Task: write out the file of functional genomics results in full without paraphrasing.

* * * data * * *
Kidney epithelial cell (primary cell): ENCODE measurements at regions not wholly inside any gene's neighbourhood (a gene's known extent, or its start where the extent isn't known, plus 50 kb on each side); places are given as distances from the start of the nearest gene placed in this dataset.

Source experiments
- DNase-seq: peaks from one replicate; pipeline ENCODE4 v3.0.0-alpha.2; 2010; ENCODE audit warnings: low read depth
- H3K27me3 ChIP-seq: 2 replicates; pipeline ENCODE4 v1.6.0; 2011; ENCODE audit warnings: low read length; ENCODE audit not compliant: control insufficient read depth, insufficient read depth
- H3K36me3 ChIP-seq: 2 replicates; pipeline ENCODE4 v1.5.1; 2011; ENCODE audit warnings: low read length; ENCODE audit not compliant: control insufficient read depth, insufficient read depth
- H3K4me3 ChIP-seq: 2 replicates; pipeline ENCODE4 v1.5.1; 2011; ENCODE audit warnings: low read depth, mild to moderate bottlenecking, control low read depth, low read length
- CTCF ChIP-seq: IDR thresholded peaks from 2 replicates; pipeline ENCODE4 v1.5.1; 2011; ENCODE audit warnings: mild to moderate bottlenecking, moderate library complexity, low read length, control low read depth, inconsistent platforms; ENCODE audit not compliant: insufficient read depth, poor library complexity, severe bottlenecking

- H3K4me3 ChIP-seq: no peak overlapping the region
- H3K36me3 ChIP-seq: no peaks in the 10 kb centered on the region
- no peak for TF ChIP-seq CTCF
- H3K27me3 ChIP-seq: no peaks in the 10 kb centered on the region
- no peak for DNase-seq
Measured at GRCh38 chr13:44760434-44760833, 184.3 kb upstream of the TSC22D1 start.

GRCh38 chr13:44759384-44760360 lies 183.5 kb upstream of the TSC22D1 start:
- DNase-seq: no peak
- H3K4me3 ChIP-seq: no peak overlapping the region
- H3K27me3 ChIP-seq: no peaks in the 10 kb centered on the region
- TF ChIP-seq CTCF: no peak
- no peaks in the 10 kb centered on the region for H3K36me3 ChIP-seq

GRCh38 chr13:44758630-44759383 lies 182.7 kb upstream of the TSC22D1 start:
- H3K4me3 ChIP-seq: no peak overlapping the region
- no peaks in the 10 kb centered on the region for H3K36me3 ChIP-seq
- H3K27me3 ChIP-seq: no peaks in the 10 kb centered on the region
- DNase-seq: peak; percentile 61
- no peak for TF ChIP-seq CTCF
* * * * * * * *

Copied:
Kidney epithelial cell (primary cell): ENCODE measurements at regions not wholly inside any gene's neighbourhood (a gene's known extent, or its start where the extent isn't known, plus 50 kb on each side); places are given as distances from the start of the nearest gene placed in this dataset.

Source experiments
- DNase-seq: peaks from one replicate; pipeline ENCODE4 v3.0.0-alpha.2; 2010; ENCODE audit warnings: low read depth
- H3K27me3 ChIP-seq: 2 replicates; pipeline ENCODE4 v1.6.0; 2011; ENCODE audit warnings: low read length; ENCODE audit not compliant: control insufficient read depth, insufficient read depth
- H3K36me3 ChIP-seq: 2 replicates; pipeline ENCODE4 v1.5.1; 2011; ENCODE audit warnings: low read length; ENCODE audit not compliant: control insufficient read depth, insufficient read depth
- H3K4me3 ChIP-seq: 2 replicates; pipeline ENCODE4 v1.5.1; 2011; ENCODE audit warnings: low read depth, mild to moderate bottlenecking, control low read depth, low read length
- CTCF ChIP-seq: IDR thresholded peaks from 2 replicates; pipeline ENCODE4 v1.5.1; 2011; ENCODE audit warnings: mild to moderate bottlenecking, moderate library complexity, low read length, control low read depth, inconsistent platforms; ENCODE audit not compliant: insufficient read depth, poor library complexity, severe bottlenecking

- H3K4me3 ChIP-seq: no peak overlapping the region
- H3K36me3 ChIP-seq: no peaks in the 10 kb centered on the region
- no peak for TF ChIP-seq CTCF
- H3K27me3 ChIP-seq: no peaks in the 10 kb centered on the region
- no peak for DNase-seq
Measured at GRCh38 chr13:44760434-44760833, 184.3 kb upstream of the TSC22D1 start.

GRCh38 chr13:44759384-44760360 lies 183.5 kb upstream of the TSC22D1 start:
- DNase-seq: no peak
- H3K4me3 ChIP-seq: no peak overlapping the region
- H3K27me3 ChIP-seq: no peaks in the 10 kb centered on the region
- TF ChIP-seq CTCF: no peak
- no peaks in the 10 kb centered on the region for H3K36me3 ChIP-seq

GRCh38 chr13:44758630-44759383 lies 182.7 kb upstream of the TSC22D1 start:
- H3K4me3 ChIP-seq: no peak overlapping the region
- no peaks in the 10 kb centered on the region for H3K36me3 ChIP-seq
- H3K27me3 ChIP-seq: no peaks in the 10 kb centered on the region
- DNase-seq: peak; percentile 61
- no peak for TF ChIP-seq CTCF